Officials are fleeing youth sports, and for justifiable reasons

The story begins with the assault of Kristi Moore, a softball umpire. A parent was ejected, and it sounds rightfully so. The parent met the umpire after the game and punched her right after she walked off the field. Kristi wonders what might have happened if the parent had a weapon, and it’s not a stretch to worry about something like that.

I’ve never been assaulted while umpiring baseball and softball games, but there were a few times where it very well could have happened. I’ve had parents and coaches rush me on the field, and I think the only thing that kept them from harming me was being able and willing to stand my ground and project power.

There have been multiple instances where law enforcement had to escort me and other umpires off the field and to our vehicles because an unruly mob wanted at us. One time in particular at a local high school baseball game, I genuinely believe that had it not been for the deputy and police officer standing between us, my partner and I would have been assaulted by a mob of people. You have to wonder how many people in that situation would have went home, reflected, and decided that officiating more games simply wasn’t worth it. I called for several more years after that incident, and experienced a few similar ones along the way.

I’ve had games where I’ve made bad calls, they’re going to happen, especially when there’s not enough officials (or another competent official) on the field to get all of the angles. These instances where coaches and parents have been downright terrible though? Those are generally times when my calls have been correct, surprisingly enough.

These people rain down abuse on the officials, and sometimes the coaches can be the worst of the bunch. Occasionally you have problem players, but in my experience it’s rare that they’re the issue. You have to wonder why these coaches are allowed back each year despite their terrible behavior, even if they didn’t actually put their hands on an official. I personally witnessed a coach threaten a teenage umpire and the coach had to be held back from assaulting them. If that coach received any punishment for their actions, I’m not aware of it, and they were right back at it coaching in their next game.

The coaches, administrators, and parents seem largely unwilling to help prevent these sort of situations. Don’t get me wrong, there’s a lot of good coaches and parents out there, but there’s a lot of people perpetuating the problem as well. Administrators especially share a lot of the blame, as they are the ones who should be keeping order at their game complexes, yet constantly fail to do so.

Now there’s a shortage of game officials across all sports, and it doesn’t surprise me one bit. The pay isn’t all that great, especially once you factor in the equipment, drive time, gas, vehicle wear and tear, pre-game prep, clinics, and meetings. There’s a lot more to it than making $40 for working a game. That money is also taxed at double the rate by the federal government since it’s not an employee rate and there’s no employer paying the other half of the taxes.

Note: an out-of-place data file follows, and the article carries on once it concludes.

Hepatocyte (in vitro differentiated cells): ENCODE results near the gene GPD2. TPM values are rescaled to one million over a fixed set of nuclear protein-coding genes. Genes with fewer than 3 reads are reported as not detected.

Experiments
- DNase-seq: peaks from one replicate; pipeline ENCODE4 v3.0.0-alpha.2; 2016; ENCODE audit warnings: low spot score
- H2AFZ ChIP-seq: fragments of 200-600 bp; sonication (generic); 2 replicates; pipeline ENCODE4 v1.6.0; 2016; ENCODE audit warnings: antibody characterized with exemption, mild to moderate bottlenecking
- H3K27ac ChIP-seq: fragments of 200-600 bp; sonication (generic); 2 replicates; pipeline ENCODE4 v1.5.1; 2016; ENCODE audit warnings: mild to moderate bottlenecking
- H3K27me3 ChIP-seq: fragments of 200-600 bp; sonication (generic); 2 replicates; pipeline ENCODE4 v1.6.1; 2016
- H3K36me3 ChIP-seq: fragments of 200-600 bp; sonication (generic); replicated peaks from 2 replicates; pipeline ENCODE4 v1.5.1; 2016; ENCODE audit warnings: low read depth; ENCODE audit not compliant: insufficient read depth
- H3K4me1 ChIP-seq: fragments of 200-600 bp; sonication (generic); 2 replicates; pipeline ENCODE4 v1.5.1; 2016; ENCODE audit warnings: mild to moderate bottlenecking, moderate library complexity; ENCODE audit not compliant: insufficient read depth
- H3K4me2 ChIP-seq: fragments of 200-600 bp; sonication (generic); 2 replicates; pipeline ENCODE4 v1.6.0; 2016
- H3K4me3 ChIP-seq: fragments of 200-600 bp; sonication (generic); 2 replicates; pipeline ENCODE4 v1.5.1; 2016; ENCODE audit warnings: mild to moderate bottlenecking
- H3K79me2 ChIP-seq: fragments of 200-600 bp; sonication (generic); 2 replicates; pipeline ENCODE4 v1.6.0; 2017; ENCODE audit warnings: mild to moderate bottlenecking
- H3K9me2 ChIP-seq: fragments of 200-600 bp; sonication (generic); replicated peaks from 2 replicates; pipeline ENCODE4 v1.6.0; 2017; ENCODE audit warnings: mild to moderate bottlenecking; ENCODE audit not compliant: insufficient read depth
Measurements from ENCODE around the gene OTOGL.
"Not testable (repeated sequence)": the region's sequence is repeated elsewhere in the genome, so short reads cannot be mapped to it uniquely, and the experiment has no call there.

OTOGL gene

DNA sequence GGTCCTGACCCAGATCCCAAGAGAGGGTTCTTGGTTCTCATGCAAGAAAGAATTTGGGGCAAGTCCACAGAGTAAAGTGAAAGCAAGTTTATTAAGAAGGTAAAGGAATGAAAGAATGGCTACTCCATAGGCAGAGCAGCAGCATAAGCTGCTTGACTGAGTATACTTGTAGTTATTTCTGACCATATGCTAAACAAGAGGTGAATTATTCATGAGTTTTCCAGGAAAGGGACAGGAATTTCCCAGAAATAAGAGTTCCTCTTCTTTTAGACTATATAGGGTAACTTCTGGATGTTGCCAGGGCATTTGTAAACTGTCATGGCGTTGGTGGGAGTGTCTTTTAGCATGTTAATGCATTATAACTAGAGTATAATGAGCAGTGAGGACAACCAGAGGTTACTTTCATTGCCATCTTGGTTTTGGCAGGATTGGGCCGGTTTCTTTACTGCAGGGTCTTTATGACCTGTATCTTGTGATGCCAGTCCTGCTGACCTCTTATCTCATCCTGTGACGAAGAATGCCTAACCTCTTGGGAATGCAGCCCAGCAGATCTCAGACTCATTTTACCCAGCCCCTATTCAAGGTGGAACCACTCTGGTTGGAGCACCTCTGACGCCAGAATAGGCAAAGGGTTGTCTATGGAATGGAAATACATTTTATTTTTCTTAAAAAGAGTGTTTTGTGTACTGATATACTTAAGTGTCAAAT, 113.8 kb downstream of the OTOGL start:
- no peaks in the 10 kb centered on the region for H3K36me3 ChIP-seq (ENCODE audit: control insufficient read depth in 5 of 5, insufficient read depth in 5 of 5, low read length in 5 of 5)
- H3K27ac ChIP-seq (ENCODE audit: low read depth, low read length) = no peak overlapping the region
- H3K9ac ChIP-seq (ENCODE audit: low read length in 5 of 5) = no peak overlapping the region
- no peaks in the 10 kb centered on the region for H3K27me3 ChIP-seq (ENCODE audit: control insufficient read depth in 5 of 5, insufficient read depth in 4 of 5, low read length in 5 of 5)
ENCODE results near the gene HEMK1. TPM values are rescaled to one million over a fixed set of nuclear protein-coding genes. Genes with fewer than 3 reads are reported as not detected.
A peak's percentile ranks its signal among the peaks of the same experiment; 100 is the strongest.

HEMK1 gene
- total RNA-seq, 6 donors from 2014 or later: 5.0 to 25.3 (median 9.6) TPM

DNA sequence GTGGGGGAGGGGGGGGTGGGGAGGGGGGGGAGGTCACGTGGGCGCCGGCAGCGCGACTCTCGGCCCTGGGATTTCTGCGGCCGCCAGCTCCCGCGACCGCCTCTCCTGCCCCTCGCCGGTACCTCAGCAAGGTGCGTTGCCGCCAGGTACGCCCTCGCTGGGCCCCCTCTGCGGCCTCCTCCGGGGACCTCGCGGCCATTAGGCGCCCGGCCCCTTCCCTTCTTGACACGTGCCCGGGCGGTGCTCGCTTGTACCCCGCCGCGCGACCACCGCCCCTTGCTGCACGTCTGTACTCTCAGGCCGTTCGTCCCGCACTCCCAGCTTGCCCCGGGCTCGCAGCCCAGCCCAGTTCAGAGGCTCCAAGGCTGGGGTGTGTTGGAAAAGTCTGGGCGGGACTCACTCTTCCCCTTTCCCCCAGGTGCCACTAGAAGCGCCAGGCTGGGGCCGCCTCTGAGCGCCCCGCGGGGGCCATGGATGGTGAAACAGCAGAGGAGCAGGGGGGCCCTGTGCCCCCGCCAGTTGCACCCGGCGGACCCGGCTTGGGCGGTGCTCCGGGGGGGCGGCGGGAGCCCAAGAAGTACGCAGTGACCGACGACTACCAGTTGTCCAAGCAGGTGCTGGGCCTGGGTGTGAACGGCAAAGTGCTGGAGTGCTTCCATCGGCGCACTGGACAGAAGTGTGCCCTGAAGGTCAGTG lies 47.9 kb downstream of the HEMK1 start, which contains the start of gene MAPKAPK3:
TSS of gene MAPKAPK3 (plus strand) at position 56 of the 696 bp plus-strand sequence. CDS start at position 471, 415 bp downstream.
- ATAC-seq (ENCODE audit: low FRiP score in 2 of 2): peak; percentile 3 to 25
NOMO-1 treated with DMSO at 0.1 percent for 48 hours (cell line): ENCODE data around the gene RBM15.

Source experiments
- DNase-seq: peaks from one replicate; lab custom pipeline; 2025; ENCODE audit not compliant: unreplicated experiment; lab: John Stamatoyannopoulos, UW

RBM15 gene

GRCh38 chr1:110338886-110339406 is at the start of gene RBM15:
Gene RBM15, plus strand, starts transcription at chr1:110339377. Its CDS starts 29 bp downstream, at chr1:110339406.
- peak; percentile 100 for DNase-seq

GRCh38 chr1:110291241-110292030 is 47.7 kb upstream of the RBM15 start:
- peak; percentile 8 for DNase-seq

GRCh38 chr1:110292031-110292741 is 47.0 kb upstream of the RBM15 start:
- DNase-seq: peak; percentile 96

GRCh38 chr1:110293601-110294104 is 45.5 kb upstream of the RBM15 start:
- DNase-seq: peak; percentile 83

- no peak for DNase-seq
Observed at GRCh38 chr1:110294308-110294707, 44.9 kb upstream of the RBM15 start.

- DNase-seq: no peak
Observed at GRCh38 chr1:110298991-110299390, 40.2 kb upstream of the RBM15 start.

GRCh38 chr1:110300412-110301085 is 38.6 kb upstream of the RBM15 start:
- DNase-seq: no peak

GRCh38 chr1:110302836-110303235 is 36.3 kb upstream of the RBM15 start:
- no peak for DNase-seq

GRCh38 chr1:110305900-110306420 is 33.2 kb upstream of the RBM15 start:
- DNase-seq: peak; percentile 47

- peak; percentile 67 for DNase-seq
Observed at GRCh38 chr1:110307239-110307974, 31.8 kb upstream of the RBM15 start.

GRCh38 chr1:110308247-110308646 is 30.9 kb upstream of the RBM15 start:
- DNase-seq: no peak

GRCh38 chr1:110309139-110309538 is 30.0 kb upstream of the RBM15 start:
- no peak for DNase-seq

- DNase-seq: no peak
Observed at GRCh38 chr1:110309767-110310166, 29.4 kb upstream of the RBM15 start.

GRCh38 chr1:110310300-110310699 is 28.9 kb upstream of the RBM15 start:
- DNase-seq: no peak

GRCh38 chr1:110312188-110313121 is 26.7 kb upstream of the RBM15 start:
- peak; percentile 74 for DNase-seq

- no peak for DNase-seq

Most people would stop at this point, but this is only part of the issue.

Many leagues and organizations aren’t interested in investing in their officials by offering convenient ongoing local training and mentorship. Some leagues are poorer than others, no doubt, but a quality experience requires an investment beyond the facilities and equipment.

Officials also have to deal with egos and politics from other officials and the organizations they work with to get their game assignments. Rather than accept that the politics are driving people away, veteran officials double-down and perpetuate the mindset that new officials must simply accept the circumstances; all while lamenting the fact that their ranks are steadily dwindling.

Inexperienced officials often also get stuck with low performance games and other inexperienced officials, assuring that they don’t get the necessary training, game action, and guidance they need to improve as officials. This doesn’t even go into issues with favoritism or falling out of favor with an assignor because someone had to go work their primary job or take care of a personal issue.

There are also many times where an official is sent to call a game by themselves, which drastically increases the chances of missing a call. It’s impossible for an official to see the entire field and what’s happening, even for veterans. Sometimes this is due to a shortage of officials, but also due to an unwillingness to pay for a second official to be present.

Sometimes there are officials who simply have no desire to improve, only to collect the money, do the bare minimum, and go home. These types are more likely to make egregiously bad calls, and it’s not unreasonable for people to be upset about it. Other times an official’s ego will inflame a situation, making outbursts from parents and coaches more likely. Do the actions of either of these situations excuse the actions of the coaches and parents? No, but it must be acknowledged that being able to calm down a volatile situation and working to ensure a correct call should be necessary skills and mindsets for officials. Other officials who find themselves partnered with these types end up questioning if they could be doing something better with their time.

Some officials keep at it though because they simply love doing it, despite the terrible things they endure. For love of the game simply won’t be enough in the end however, especially at the rate we’re going.

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